The particular point I want to address in Brittany’s remarks is her assertion that in the Middle Ages/Renaissance bisexuals “would all be executed for their bisexuality.” It is true that conviction for homosexuality was punishable by being burned at the stake or other equally grisly punishment, but I just don’t believe this was universally applied. There is a wonderful conceit that if all gay people woke up tomorrow morning with purple skin, we would be amazed at how many and who they were. I expect the same could be true in 908, 1208, and 1508 as well.

An act being against the law does not mean all who commit it are punished. In general I believe people are punished when they piss someone off who is in power or has influence. Certainly people in the upper castes of society, as are most of the bisexuals in Purdy’s books, will have far more liberty and relative immunity for “deviant” behavior. We tend to overlook class issues when we talk about historical fiction, but that’s a topic for a future essay. The average person tends to have to hide more since they don’t have the money or connections to fall back on, but nevertheless a discrete person would probably be able to go through life without being chained to a stake and burned. Then there was this whole career path where heterosexual practice was not only not required but actually frowned upon, that being the clergy. Not that heterosexuality was punished either depending on how high up you rose in the Church.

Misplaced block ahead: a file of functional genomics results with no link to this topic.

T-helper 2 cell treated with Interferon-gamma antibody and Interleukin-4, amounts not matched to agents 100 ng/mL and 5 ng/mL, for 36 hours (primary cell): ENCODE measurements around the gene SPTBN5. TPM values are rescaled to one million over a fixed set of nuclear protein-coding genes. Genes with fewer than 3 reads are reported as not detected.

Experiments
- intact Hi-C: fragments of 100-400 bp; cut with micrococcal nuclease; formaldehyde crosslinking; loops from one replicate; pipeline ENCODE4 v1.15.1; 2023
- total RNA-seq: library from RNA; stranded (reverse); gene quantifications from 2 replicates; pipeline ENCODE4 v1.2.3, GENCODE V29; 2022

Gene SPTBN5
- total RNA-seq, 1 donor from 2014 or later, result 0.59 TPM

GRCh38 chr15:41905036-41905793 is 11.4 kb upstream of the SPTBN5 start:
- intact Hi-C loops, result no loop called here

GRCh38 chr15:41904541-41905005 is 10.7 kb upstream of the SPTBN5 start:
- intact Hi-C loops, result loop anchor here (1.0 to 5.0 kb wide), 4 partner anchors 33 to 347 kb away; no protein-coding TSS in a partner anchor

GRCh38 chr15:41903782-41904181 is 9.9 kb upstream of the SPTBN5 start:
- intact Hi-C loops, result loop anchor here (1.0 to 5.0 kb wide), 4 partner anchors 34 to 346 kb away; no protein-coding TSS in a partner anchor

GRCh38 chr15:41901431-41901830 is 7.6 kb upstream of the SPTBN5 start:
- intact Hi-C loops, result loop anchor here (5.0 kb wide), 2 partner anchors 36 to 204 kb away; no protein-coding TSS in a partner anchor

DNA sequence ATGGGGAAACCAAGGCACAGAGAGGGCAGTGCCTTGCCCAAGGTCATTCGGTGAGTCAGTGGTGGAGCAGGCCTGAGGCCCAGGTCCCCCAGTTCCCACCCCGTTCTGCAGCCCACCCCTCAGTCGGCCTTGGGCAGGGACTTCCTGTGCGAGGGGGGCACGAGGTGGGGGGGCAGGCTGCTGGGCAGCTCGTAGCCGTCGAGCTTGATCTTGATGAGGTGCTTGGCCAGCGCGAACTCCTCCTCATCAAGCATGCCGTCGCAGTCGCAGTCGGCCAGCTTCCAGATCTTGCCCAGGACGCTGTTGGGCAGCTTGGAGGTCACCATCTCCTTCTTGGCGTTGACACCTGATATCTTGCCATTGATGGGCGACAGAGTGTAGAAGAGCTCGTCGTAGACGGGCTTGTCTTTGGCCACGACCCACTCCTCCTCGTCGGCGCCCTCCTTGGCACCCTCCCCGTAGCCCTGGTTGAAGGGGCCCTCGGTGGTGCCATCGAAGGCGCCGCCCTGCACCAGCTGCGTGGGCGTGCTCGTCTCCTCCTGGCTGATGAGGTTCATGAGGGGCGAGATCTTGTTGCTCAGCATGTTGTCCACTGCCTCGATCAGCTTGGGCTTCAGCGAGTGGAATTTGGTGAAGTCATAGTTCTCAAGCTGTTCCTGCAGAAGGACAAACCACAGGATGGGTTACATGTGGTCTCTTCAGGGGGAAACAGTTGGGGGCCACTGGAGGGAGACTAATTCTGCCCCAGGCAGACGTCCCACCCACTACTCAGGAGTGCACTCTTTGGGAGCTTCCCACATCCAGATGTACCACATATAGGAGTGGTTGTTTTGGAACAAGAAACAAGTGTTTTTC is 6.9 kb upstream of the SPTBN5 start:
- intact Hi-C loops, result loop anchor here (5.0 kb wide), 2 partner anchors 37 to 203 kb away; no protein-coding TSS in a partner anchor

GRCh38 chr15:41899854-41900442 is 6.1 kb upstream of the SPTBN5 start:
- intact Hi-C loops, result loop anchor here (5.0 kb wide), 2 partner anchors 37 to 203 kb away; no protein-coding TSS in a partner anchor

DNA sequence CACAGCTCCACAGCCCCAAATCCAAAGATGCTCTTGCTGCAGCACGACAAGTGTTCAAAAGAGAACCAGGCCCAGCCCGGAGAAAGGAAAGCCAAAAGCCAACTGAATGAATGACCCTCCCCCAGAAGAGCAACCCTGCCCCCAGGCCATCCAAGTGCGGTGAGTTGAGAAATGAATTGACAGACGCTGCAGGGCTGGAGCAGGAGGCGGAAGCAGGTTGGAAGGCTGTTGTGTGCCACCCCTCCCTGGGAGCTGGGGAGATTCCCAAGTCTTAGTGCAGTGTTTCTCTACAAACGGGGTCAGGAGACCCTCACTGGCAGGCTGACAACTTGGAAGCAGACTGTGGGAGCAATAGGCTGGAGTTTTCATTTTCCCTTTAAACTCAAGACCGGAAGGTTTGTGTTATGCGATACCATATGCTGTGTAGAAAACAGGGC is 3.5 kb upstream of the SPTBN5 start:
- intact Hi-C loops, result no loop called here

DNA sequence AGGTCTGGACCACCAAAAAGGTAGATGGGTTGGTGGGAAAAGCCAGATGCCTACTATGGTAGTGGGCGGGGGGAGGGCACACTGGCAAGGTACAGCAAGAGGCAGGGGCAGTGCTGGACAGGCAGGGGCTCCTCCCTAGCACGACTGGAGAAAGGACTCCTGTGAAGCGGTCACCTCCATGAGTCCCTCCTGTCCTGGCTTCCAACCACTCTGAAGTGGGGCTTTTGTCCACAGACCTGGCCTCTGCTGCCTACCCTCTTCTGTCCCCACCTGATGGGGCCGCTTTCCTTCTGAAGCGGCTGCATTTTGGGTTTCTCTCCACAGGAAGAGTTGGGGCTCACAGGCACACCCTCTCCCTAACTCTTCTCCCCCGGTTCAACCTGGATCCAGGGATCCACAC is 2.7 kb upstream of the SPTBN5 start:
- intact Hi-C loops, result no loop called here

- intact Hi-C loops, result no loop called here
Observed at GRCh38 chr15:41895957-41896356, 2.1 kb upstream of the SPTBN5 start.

The people likely to be most at risk would be in three camps: male prostitutes or others who were indiscrete, people who victimized children, and people who got on the wrong side of someone with their own reasons to want to see them out of the way. My belief is that male prostitutes would have some protection from those who frequented them, at least in terms of whether they were out-ted and punished. Victimizers of young people, gay or straight, are another matter than simply gay people exercising their predilection to love adults of their own gender. As with tagging unpopular women as witches, denouncing someone as homosexual was a handy way to blow off frustrations of your own or to gain from their disenfranchisement.

Specific to Purdy’s books, the men and women who are gay or bisexual are for the most part the elite, with their own society and rules and immunity from most of the legal pettiness of their society. In the case of women, it is likely no one even credited them with sexuality or at least regarded it as a threat worth addressing. Remember that noblewomen in part of the Middle Ages lived in the women’s quarters, sleeping apaart from their menfolk unless required. And they tended to share beds. Are you thinking what I am thinking?  In Purdy’s novels, the characters are, in fact, punished, just not for homosexual acts.  All are punished for treason.  The treason consisted variously of corrupting a king, plotting against a king, or, in fact, bedding a queen.  Their gay sexuality was nover an issue.

In short, I believe there have always been gay people, throughout history, most of whom could fall in love or just have sex without anyone either being the wiser or taking any action about it. My own favorite pair of gay lovers in historical fiction are martin Werther and Ambrose the rebec player in Candace Robb’s Owen Archer mysteries. I can’t decide if I am more skeptical of their wholehearted acceptance by Owen and Lucy or impressed with Owen and Lucy’s socially enlightened attitudes.. but who knows. Infinite variety. All things are possible.  And… it is the realm of fiction to explore that possibility.

Nan Hawthorne

Reprinted from Nan Hawthorne’s Booking History.

Image: Sir Francis Weston

Follow

Get every new post delivered to your Inbox.

Join 857 other followers